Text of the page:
Teesside Airport to keep 'hated' passenger levy until 2020

Teesside International Airport
Image caption The airport reverted to Teesside International in July

An airport passenger fee is to remain at Teesside Airport to prevent a "financial black hole", despite it being taken back into public control.

The "hated" £6 per adult levy was introduced in 2010 by then owners Peel Airports, who said it would help secure the future of the loss-making facility.

Tees Valley mayor Ben Houchen pledged to scrap the fee when he sealed a £40m deal to buy the airport in January.

But it is set to stay until April to bring in about £900,000. 

Passengers pay the fee at machines in the terminal which issue tickets, enabling them to pass through security and into departure areas.

The airport, near Darlington, is now operated by Stobart Group and reverted to Teesside Airport from Durham Tees Valley Airport last month.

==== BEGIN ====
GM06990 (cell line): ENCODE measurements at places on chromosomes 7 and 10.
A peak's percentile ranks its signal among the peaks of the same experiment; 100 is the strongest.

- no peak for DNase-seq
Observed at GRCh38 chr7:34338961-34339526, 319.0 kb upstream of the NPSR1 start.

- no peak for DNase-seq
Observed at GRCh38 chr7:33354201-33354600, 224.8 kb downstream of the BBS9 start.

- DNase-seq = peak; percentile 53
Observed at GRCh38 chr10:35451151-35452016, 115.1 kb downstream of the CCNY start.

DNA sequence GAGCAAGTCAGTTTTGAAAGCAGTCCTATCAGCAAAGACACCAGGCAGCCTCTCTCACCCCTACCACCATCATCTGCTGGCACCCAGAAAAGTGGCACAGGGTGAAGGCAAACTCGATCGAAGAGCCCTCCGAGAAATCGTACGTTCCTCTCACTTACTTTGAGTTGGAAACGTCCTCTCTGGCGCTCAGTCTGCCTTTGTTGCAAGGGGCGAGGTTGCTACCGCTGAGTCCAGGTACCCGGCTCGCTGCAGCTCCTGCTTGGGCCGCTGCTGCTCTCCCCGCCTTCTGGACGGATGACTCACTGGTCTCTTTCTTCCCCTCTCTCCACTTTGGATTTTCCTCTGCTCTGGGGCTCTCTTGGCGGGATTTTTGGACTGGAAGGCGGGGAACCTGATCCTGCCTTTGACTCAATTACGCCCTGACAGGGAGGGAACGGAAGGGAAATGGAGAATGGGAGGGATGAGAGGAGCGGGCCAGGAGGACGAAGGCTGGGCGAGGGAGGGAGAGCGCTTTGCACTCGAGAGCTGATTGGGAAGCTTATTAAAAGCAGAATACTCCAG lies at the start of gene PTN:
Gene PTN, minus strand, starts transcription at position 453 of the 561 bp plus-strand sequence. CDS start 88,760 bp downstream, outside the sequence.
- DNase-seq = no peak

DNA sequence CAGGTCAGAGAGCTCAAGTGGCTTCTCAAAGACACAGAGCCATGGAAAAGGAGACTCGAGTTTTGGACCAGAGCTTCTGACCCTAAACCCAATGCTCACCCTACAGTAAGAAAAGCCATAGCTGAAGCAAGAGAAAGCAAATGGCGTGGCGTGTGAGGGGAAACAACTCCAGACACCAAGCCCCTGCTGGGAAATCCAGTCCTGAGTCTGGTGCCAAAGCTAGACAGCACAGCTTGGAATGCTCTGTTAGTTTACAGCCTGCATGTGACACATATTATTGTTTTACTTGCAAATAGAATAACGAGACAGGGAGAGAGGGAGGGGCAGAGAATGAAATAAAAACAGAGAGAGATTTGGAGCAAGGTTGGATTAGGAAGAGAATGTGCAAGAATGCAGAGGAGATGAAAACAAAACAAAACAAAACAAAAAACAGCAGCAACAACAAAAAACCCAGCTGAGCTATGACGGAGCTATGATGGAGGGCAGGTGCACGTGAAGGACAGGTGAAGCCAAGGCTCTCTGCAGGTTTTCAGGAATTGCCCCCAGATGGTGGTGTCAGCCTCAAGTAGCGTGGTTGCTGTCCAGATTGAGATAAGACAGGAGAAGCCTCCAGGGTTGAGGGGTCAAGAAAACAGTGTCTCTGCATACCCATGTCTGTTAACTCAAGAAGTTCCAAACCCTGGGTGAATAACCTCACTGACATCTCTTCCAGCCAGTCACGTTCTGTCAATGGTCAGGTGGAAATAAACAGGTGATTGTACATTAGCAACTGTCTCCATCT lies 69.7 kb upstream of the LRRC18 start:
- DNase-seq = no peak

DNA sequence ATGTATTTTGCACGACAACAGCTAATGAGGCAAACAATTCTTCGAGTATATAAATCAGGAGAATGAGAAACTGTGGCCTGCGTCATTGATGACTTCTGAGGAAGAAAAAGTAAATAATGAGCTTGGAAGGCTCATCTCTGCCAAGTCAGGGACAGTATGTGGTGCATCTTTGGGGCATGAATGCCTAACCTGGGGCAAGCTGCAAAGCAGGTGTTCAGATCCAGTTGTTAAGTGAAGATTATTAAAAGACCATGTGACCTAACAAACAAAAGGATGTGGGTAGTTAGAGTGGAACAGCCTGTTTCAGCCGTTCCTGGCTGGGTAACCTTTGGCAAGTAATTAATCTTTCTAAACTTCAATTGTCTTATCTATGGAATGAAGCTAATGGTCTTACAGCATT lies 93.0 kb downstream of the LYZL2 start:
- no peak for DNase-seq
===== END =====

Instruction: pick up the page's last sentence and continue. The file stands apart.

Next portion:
Image caption The fee was introduced in 2010 when the airport was called Durham Tees Valley

Conservative mayor Mr Houchen said: "I want to again confirm that the tax will be removed and Stobart Group want it gone as well. 

"However, the charge currently brings in around £900,000 a year into the airport's accounts. 

"To remove it instantly would leave a huge black hole in our finances.

"As we grow the airport our financial position will improve and I will then remove the fee."

Passenger numbers at the airport stood at about 143,000 in 2018 - down from a peak of more than 900,000 in 2006. 

But the airport's master plan aims to bring the total above one million in the next decade by bringing in a low-cost airline carrier, according to the Local Democracy Reporting Service.

Stobart runs the airport in a 25/75 split with the Tees Valley Combined Authority.

The firm did not wish to comment on the levy.

More on this story

Related Internet links

The BBC is not responsible for the content of external Internet sites